tag:blogger.com,1999:blog-6570061087276796800.comments2014-09-30T11:48:18.696-04:00Out In Left FieldKatharine Bealshttp://www.blogger.com/profile/02838879769628392605noreply@blogger.comBlogger3874125tag:blogger.com,1999:blog-6570061087276796800.post-52757714859742652382014-09-30T11:48:18.696-04:002014-09-30T11:48:18.696-04:00Not about teaching junior high or Common Core but ...Not about teaching junior high or Common Core but "Where Were You When?" I had been in class and immediately to the campus dining hall for lunch. The radios were blurring as we went through the line and were all properly appalled. I sat down with a table of friends and one of them had somehow missed the radio. Someone said, "Did you hear Pres. Kennedy was killed?" His understandable but rather inappropriate response? "No, I haven't heard that one yet."Wayne Bishophttp://www.blogger.com/profile/06572254540248429795noreply@blogger.comtag:blogger.com,1999:blog-6570061087276796800.post-60086660481518628382014-09-29T21:56:01.839-04:002014-09-29T21:56:01.839-04:00Thanks for sharing this, Katharine. As a young mom...Thanks for sharing this, Katharine. As a young mom wondering if I will ever get back to that collegiate feel with concepts like this, it's really helpful to envision a future where I can learn along with my kids (things not on the level of ABC).Joy Pullmannhttp://www.blogger.com/profile/01493274179206594754noreply@blogger.comtag:blogger.com,1999:blog-6570061087276796800.post-45302178689442942932014-09-26T17:46:49.577-04:002014-09-26T17:46:49.577-04:00The Wentworth question would be hard for kids toda...The Wentworth question would be hard for kids today, since the answer has the price of oats being 1/3rd of a dollar.Auntie Annhttp://www.blogger.com/profile/05777983027361603449noreply@blogger.comtag:blogger.com,1999:blog-6570061087276796800.post-89292401656851434092014-09-24T08:07:27.864-04:002014-09-24T08:07:27.864-04:00Thanks C T! Very nice post.Thanks C T! Very nice post.Katharine Bealshttp://www.blogger.com/profile/02838879769628392605noreply@blogger.comtag:blogger.com,1999:blog-6570061087276796800.post-8274454040481602872014-09-23T13:22:00.338-04:002014-09-23T13:22:00.338-04:00Hi! This is a helpful post that is on point for th...Hi! This is a helpful post that is on point for the theme of this week's Carnival of Homeschooling, so I linked to it. You can find the Homeschool Carnival at http://petticoatgovernment.blogspot.com/2014/09/carnival-of-homeschooling-456.html. Thanks!C Thttp://www.blogger.com/profile/01178189190498225759noreply@blogger.comtag:blogger.com,1999:blog-6570061087276796800.post-27449815548720699152014-09-13T11:23:14.310-04:002014-09-13T11:23:14.310-04:00Claimed to be from a 7-th grade pre-algebra book:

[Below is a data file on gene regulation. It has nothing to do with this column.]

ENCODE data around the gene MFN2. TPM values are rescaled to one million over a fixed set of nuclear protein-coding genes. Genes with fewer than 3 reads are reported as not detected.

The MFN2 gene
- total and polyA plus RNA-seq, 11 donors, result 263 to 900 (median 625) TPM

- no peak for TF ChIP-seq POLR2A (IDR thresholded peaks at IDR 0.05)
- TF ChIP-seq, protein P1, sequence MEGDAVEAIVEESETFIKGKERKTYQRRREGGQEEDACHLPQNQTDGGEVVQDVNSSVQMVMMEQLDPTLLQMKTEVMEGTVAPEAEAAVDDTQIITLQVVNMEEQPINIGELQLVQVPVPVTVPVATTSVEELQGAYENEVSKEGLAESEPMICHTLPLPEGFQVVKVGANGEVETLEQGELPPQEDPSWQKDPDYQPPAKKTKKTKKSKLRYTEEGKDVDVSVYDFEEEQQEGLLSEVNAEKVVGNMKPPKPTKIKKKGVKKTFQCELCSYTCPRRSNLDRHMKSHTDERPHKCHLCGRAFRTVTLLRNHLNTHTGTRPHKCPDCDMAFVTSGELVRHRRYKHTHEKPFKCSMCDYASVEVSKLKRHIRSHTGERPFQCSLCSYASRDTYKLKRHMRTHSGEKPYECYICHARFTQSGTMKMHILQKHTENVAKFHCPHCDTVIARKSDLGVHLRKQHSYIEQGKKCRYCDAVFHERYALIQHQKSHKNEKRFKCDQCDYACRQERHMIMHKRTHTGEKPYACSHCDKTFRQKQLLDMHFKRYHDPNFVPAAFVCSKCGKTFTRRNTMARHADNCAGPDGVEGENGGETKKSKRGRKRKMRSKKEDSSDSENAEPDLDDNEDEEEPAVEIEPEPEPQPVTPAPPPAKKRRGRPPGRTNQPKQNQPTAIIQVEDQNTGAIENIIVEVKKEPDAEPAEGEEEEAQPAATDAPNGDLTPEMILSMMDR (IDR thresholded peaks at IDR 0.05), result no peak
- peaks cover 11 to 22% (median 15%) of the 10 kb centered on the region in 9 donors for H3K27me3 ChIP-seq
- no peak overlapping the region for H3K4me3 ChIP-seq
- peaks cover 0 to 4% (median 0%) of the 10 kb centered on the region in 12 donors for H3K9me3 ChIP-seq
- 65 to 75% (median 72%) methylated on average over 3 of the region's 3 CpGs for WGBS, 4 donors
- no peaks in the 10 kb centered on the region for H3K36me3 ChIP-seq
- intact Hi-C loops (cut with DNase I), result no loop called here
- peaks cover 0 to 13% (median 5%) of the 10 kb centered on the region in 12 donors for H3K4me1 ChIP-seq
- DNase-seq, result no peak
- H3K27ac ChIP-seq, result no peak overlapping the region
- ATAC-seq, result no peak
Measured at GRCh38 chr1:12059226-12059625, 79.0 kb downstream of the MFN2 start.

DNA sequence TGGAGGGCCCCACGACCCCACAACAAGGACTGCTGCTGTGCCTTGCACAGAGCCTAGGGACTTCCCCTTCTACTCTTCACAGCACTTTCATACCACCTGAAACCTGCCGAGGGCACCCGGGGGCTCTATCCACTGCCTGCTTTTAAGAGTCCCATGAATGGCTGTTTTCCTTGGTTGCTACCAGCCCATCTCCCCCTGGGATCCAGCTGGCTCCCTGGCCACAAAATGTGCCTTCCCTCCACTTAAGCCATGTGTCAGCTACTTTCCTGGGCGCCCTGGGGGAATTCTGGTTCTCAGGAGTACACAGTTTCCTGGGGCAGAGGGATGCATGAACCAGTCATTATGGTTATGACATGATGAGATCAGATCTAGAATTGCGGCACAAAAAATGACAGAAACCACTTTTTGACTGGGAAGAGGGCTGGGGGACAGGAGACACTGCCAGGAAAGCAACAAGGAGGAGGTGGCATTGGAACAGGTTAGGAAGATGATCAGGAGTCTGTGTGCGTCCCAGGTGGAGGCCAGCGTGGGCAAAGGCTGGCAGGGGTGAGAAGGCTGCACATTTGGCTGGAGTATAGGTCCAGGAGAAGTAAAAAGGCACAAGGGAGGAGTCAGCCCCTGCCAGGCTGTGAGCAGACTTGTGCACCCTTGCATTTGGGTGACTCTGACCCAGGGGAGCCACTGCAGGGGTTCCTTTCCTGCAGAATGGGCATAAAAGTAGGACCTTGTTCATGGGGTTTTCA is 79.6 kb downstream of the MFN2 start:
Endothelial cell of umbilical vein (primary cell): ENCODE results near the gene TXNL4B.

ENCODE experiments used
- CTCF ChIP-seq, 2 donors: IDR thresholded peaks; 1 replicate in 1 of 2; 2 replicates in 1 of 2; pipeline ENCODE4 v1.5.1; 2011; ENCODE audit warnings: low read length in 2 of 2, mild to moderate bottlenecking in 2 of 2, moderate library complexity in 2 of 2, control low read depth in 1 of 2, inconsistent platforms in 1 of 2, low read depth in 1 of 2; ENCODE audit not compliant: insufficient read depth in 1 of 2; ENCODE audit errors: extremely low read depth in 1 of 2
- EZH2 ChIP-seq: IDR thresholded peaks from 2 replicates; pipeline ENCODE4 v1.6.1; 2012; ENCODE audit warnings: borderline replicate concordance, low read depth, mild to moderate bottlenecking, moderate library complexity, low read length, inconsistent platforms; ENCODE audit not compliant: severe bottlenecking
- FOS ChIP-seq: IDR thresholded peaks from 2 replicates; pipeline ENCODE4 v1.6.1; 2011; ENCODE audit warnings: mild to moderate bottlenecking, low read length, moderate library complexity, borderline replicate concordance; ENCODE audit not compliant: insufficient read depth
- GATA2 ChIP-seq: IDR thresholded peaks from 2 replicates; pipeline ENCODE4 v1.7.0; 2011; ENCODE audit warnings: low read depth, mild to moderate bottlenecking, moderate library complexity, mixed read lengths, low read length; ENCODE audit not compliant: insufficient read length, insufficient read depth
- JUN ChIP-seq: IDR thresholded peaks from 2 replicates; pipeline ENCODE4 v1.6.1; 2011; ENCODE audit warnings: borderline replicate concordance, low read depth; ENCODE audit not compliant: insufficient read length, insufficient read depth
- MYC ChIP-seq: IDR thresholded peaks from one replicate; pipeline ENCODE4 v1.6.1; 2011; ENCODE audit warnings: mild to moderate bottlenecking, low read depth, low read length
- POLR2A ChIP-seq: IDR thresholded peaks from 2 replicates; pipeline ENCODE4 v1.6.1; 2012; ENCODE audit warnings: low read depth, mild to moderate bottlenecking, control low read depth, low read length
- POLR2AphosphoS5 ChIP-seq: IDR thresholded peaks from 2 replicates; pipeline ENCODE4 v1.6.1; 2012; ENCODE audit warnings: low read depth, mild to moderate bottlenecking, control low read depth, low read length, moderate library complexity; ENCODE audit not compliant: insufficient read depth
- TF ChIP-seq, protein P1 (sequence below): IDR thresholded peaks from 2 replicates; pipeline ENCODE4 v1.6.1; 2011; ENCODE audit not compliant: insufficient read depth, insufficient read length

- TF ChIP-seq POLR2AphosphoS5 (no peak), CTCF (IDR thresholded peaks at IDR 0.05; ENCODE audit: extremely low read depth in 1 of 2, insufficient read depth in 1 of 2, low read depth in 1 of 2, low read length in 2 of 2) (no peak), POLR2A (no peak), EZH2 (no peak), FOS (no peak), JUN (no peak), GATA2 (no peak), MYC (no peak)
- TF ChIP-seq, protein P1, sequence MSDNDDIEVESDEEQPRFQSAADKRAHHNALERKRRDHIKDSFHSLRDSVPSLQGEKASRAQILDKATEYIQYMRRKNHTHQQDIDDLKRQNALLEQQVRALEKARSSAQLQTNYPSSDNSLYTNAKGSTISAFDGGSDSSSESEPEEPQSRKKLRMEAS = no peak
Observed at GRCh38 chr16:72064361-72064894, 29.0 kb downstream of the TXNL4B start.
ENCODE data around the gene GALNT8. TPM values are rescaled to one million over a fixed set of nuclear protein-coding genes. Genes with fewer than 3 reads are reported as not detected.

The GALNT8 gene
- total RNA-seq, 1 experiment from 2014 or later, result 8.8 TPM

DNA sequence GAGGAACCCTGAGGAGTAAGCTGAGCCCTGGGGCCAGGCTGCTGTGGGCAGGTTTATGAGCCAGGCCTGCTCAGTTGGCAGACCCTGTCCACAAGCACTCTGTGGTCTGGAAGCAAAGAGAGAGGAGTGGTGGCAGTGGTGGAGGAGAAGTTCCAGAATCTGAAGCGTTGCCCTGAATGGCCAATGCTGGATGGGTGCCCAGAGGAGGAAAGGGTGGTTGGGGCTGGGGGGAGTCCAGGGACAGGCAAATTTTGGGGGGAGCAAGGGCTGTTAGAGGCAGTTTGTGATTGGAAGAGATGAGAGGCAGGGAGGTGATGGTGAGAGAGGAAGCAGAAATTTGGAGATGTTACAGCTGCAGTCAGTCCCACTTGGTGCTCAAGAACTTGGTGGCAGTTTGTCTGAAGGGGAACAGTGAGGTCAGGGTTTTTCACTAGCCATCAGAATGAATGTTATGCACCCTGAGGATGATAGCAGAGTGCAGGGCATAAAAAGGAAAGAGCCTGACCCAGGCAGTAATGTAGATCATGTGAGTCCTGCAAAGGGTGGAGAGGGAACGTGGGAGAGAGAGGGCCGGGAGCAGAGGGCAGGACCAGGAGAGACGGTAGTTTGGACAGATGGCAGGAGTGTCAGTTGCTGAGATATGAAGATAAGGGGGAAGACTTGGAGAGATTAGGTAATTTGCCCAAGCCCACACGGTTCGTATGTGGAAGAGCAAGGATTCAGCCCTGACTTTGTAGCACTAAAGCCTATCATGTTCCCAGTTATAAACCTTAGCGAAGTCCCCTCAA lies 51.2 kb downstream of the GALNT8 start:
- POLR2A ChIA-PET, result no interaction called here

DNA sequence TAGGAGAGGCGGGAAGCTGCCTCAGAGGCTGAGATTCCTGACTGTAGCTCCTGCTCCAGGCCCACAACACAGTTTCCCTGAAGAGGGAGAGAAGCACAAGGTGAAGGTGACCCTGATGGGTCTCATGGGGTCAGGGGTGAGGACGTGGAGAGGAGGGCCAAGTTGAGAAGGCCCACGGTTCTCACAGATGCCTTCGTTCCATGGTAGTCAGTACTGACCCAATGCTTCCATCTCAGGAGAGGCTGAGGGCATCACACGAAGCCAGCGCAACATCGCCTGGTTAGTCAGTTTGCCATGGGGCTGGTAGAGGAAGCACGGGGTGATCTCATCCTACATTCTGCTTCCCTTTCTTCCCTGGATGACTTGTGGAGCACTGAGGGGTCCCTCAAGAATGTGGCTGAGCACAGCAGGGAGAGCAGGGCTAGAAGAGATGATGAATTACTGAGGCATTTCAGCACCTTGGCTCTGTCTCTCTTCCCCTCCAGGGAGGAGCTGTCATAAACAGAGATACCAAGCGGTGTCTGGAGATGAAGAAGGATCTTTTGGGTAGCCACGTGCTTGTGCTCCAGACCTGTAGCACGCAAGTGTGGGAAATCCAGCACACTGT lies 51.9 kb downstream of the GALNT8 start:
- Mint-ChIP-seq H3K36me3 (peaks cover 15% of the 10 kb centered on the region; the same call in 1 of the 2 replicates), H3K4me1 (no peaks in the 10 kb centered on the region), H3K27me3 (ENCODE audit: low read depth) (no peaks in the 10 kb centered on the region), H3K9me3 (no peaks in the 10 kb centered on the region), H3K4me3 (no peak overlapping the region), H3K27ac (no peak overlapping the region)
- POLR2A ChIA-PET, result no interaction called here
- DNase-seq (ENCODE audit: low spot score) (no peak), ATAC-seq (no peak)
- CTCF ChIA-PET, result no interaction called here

...Claimed to be from a 7-th grade pre-algebra book:<br /><br />A man is 3/8's of the way across a train bridge, when he hears the whistle of an approaching train behind him. It turns out that he can run in either direction and just barely make it off the bridge before getting hit. If he is running at 15 mph, how fast is the train traveling? Assume the train travels at a constant speed, despite seeing the man on the tracks.<br /><br />Taken from http://www.ocf.berkeley.edu/~wwu/riddles/easy.shtml<br /><br />This is what a real math should look like.<br />Anonymousnoreply@blogger.comtag:blogger.com,1999:blog-6570061087276796800.post-81899572829812205372014-09-13T11:12:44.324-04:002014-09-13T11:12:44.324-04:00 A 4th grade word problem presented in 8th grade i... A 4th grade word problem presented in 8th grade is appropriate for the inclusive nonhonors classroom.<br /><br /> The issue is that honors may have been eliminated,so that the students who would have benefited from a more appropriate level, pace and depth have no opportunity at all. This scenario is sending middle class parents here to homeschool or online providers.lgmnoreply@blogger.comtag:blogger.com,1999:blog-6570061087276796800.post-13544029814073512562014-09-09T09:48:39.631-04:002014-09-09T09:48:39.631-04:00So, in Dr. Hogan's opinion, UNC-CH is runing c...So, in Dr. Hogan's opinion, UNC-CH is runing college courses like high school, where students that don't do the readings can sit back and remember the class discussion points made, then spit back enough on the test to get that pass. Hmm. Why not go to the athletic course grading...show up with correct attire and equipment and you've got your A.lgmnoreply@blogger.comtag:blogger.com,1999:blog-6570061087276796800.post-27617932257421787512014-09-08T20:46:49.675-04:002014-09-08T20:46:49.675-04:00Maybe we can make a video about traditional math a...Maybe we can make a video about traditional math and its effectiveness and sneak it in to Gates' workout room so he can view it while on his treadmill. That may be the next big thing that Gates wants to see implemented in the schools!Barry Garelickhttp://www.blogger.com/profile/01281266848110087415noreply@blogger.comtag:blogger.com,1999:blog-6570061087276796800.post-26763136492934125722014-09-08T10:44:43.662-04:002014-09-08T10:44:43.662-04:00More hand-holding. Demanding colleges and univers...More hand-holding. Demanding colleges and universities in the past had lectures that you would not understand, or at least not fully, unless you had done the reading, which was usually not a textbook but an original or secondary source. Anonymousnoreply@blogger.comtag:blogger.com,1999:blog-6570061087276796800.post-71191045849672880082014-09-08T10:10:51.384-04:002014-09-08T10:10:51.384-04:00"Surveys of students who had taken the class ..."Surveys of students who had taken the class showed that those who had the more active approach were far more likely to have done the reading . . ."<br /><br />Some of this must be related to the planning/executive function aspect of HAVING to read the textbook FOR a specific task that you must do NOW.<br /><br />Though . . . is this equivalent to advocating that college students be assigned homework??Hainishnoreply@blogger.comtag:blogger.com,1999:blog-6570061087276796800.post-10100371823897959792014-09-07T15:19:12.107-04:002014-09-07T15:19:12.107-04:00I'm in!I'm in!LEXhttp://www.blogger.com/profile/11610983258863505451noreply@blogger.comtag:blogger.com,1999:blog-6570061087276796800.post-3961359259755268212014-09-07T09:50:41.997-04:002014-09-07T09:50:41.997-04:00I find your course much more interesting than Big ...I find your course much more interesting than Big History! Sign me up!Hainishnoreply@blogger.comtag:blogger.com,1999:blog-6570061087276796800.post-54443726188951528722014-09-05T18:48:36.352-04:002014-09-05T18:48:36.352-04:00The figurative language really struck me for its p...The figurative language really struck me for its potential to confound the assessment of math skills. The roasting sticks "sprouted" hot dogs and "hovered" over the fire -- I could envision many 4th graders, with language-based learning differences or not, puzzling hard over what that means for what got cooked and when. Anonymousnoreply@blogger.comtag:blogger.com,1999:blog-6570061087276796800.post-18110068623471429832014-09-05T11:20:15.591-04:002014-09-05T11:20:15.591-04:00There is absolutely nothing even remotely challeng...There is absolutely nothing even remotely challenging in that problem, and most of it you can do with a quick glance. The only thing you have to remember is to count Wendy in and know that there are 6 kids. The addition is the only thing you need to write down your work for. Since the items add up to $12.99, subtracting to get the change is trivial. Question 6 is stupid; all it is doing is asking you to multiply 6 x 2.<br /><br />The problem takes about 5 times longer to read than it does to solve, and the math content is negligible.<br /><br />It also could be criticized, I suppose for not telling the student which ingredients go into making s'mores. There must be kids out there who have no idea what a s'more is--I'm thinking about urban kids and kids in immigrant families.Auntie Annhttp://www.blogger.com/profile/05777983027361603449noreply@blogger.comtag:blogger.com,1999:blog-6570061087276796800.post-60221147403341078712014-09-05T11:10:11.020-04:002014-09-05T11:10:11.020-04:00It seems that anyone can be "inspired" b...It seems that anyone can be "inspired" by common core, in various ways.Hainishnoreply@blogger.comtag:blogger.com,1999:blog-6570061087276796800.post-54013880571605698262014-09-05T11:09:56.639-04:002014-09-05T11:09:56.639-04:00The answer to question 1 is given directly in the ...The answer to question 1 is given directly in the text. Mom bought a 16 ounce package of <i>ten hot dogs</i>.<br /><br />Question 5 cannot be answered without additional background information that some fourth-graders may not have:<br />a) what is a smore?<br />b) what are the ingredients to a smore?<br /><br />To test these questions, you can translate all of the food items to Hungarian or even nonsense words.GoogleMasternoreply@blogger.comtag:blogger.com,1999:blog-6570061087276796800.post-66237752195539018292014-09-01T13:00:34.158-04:002014-09-01T13:00:34.158-04:00So sad. I also found the introduction to proofs th...So sad. I also found the introduction to proofs through geometry to be mind-expanding learning. <br /><br />But, though I share the lament, I also think that the "core" learning can't remain stuck in any point in time. As the world changes, we may find other things we need to teach that might even teach similar critical skills, that should function as replacements. For geometry proofs, and the logic and language that I value from them, programming and algorithms might be just as important. <br /><br />bjAnonymousnoreply@blogger.comtag:blogger.com,1999:blog-6570061087276796800.post-19604395064350276822014-09-01T11:42:48.647-04:002014-09-01T11:42:48.647-04:00Geometry was always my favorite math class. I love...Geometry was always my favorite math class. I loved doing the proofs. I'm waiting to see what my niece's geometry will be this year; she claims they still do proofs at her school.Auntie Annhttp://www.blogger.com/profile/05777983027361603449noreply@blogger.comtag:blogger.com,1999:blog-6570061087276796800.post-87444324278982583272014-08-31T11:56:24.058-04:002014-08-31T11:56:24.058-04:00I'm cutting and pasting the explanation that t...I'm cutting and pasting the explanation that the website gives for the "correct" answer to Question 1 after you submit your answers:<br /><br />-----<br /><br />Question 1: Given the linear function f1 in the table below and the linear function f2 represented by the equation y = -3.2x +6, which of the functions has a greater rate of change?<br /><br /><br />x y <br />0 1 <br />1 -3 <br />2 -7 <br />3 -11 <br />4 -15 <br /><br /> a) f1<br /> b) f2<br /><br /> Solution: Function f1 has a rate of change of (-15 - 1)/(4 - 0) = -4<br /> Function f2 has a rate of change or slope of = -3.2<br /> In conclusion, function f2 has a greater rate of change than f1. <br /><br />-----<br />Katharine Bealshttp://www.blogger.com/profile/02838879769628392605noreply@blogger.comtag:blogger.com,1999:blog-6570061087276796800.post-10332362020072234082014-08-30T20:41:02.797-04:002014-08-30T20:41:02.797-04:00Am I missing something? They do mean magnitude. ...Am I missing something? They do mean magnitude. A slope of -4 has a greater "rate of change" than a slope of -3 because it is steeper. I used this logic on the problems and got them all right.Anonymousnoreply@blogger.comtag:blogger.com,1999:blog-6570061087276796800.post-23950877599926530912014-08-29T18:29:28.373-04:002014-08-29T18:29:28.373-04:00This seems stupider the more I think about it. &qu...This seems stupider the more I think about it. "Rate of change" is obviously a wordier stand-in for "slope". Has "slope" been outlawed in favor of new jargon? <br /><br />If you rephrased the question: "which has the greater slope", I think it would be a bit less ambiguous. My guess is that it was written that way originally, but they decided "slope" was too technical and went with "rate of change" instead. <br /><br />But they didn't stop to think that the words are not completely interchangeable. A "rate of change" can be great in a negative or positive direction. A line with a slope of -4 has a rate of change equivalent to a line of slope 4.Auntie Annhttp://www.blogger.com/profile/05777983027361603449noreply@blogger.comtag:blogger.com,1999:blog-6570061087276796800.post-40127834533755386412014-08-29T16:46:51.755-04:002014-08-29T16:46:51.755-04:00They meant absolute? I never would have guessed th...They meant absolute? I never would have guessed that. They ask about "rate of change", and that sounds to me like a magnitude without direction.<br /><br />Once again, they seem to be testing how well you can interpret the test writer's intentions, and not how well you can actually do the math.Auntie Annhttp://www.blogger.com/profile/05777983027361603449noreply@blogger.comtag:blogger.com,1999:blog-6570061087276796800.post-6622681235385093822014-08-29T13:46:12.473-04:002014-08-29T13:46:12.473-04:00@GoogleMaster--Yes! It turns out they mean absolut...@GoogleMaster--Yes! It turns out they mean absolutely greater rather than greater absolute value. I assumed the latter and got two questions wrong. I also found the first question hard to follow--again, for simple lack of perspicuity. If these sample questions exemplify what's on the new New York Common Core tests, this is a big problem. Standardized tests should be field tested for clarity (among other things) before they are inflicted on the general population.Katharine Bealshttp://www.blogger.com/profile/02838879769628392605noreply@blogger.comtag:blogger.com,1999:blog-6570061087276796800.post-56655944335266867492014-08-29T13:39:43.734-04:002014-08-29T13:39:43.734-04:00@Anonymous ("There is no such thing as Asperg...@Anonymous ("There is no such thing as Asperger's..."),<br />This is the second time you've cut and pasted this comment onto this blog. You have also posted it all over the blogosphere. Finally, it is not relevant to this post. For all three reasons, I am deleting it, and will continue to delete it in the future. <br />Katharine Bealshttp://www.blogger.com/profile/02838879769628392605noreply@blogger.com